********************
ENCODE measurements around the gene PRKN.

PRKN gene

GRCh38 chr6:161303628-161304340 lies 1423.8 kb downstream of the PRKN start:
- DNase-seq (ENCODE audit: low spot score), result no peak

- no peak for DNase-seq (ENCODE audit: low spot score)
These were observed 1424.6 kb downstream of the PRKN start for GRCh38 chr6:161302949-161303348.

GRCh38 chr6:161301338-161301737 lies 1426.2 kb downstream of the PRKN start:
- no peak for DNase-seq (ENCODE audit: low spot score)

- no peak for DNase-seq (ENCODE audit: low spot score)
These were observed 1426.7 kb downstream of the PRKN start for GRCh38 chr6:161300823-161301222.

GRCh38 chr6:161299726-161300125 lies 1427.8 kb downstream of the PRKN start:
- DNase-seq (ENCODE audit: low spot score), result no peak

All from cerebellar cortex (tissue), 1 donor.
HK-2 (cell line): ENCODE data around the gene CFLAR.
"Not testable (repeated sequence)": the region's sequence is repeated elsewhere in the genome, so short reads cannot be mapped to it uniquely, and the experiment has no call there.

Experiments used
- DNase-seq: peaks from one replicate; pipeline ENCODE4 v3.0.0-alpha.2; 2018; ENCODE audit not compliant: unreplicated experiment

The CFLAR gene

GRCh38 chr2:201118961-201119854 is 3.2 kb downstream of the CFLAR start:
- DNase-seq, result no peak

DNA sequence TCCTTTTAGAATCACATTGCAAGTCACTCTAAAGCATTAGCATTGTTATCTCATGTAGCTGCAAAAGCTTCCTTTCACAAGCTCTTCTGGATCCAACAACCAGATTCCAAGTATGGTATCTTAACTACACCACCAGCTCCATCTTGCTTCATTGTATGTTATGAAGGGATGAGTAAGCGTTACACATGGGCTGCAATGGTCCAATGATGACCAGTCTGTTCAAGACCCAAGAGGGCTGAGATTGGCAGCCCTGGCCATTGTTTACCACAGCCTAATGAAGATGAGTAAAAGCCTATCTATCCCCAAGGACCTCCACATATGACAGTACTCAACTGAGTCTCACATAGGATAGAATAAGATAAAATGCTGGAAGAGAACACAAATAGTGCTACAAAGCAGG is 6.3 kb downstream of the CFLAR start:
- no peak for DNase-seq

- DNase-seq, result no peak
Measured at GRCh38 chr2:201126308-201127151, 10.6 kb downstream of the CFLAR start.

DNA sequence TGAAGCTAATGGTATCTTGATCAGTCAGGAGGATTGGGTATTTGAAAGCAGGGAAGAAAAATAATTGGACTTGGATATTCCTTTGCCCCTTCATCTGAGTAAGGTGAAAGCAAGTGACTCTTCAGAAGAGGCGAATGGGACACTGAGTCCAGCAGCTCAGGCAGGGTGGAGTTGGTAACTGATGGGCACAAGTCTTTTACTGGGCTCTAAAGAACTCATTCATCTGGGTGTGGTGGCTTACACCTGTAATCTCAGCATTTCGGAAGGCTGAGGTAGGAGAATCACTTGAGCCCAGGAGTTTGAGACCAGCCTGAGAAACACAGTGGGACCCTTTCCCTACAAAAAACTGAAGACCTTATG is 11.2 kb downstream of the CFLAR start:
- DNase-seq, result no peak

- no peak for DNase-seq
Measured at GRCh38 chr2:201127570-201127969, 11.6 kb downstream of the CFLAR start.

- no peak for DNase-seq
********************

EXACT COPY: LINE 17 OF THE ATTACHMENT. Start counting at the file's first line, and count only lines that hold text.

- DNase-seq: peaks from one replicate; pipeline ENCODE4 v3.0.0-alpha.2; 2018; ENCODE audit not compliant: unreplicated experiment